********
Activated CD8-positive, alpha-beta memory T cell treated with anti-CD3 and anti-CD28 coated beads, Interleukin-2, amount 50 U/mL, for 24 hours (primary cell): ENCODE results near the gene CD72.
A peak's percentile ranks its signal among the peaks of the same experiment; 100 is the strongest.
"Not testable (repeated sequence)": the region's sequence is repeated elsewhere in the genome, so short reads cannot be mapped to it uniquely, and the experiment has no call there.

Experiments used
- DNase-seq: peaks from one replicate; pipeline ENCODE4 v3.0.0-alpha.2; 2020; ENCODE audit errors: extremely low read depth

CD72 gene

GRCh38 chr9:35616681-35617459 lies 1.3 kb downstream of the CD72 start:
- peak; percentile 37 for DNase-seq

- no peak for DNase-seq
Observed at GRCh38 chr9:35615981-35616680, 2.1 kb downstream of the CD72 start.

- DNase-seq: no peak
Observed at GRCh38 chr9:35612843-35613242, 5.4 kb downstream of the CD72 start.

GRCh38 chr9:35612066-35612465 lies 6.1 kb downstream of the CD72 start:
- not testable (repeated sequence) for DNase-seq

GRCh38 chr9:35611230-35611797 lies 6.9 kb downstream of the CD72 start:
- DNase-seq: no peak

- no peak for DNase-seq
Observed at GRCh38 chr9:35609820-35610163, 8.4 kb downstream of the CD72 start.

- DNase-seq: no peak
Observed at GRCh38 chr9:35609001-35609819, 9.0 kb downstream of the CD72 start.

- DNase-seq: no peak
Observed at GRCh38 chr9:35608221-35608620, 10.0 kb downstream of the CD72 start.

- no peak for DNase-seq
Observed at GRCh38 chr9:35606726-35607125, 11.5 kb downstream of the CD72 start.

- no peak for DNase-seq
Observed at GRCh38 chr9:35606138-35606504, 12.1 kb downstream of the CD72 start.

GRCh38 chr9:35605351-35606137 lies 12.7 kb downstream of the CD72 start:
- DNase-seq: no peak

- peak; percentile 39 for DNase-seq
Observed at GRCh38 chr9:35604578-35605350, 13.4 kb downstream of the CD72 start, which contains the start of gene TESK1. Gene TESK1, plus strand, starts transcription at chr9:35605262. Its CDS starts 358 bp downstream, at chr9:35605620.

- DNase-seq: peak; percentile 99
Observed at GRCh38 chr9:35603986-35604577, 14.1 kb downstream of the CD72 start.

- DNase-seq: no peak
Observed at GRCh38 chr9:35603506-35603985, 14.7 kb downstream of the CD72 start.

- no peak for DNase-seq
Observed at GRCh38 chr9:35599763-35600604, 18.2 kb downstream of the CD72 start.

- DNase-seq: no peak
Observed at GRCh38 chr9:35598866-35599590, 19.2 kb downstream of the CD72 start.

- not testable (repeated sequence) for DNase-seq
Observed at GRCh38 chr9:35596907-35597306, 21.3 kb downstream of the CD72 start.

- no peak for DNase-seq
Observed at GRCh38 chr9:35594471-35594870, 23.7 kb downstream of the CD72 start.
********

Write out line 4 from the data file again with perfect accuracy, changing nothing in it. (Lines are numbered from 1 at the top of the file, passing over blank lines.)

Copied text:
Experiments used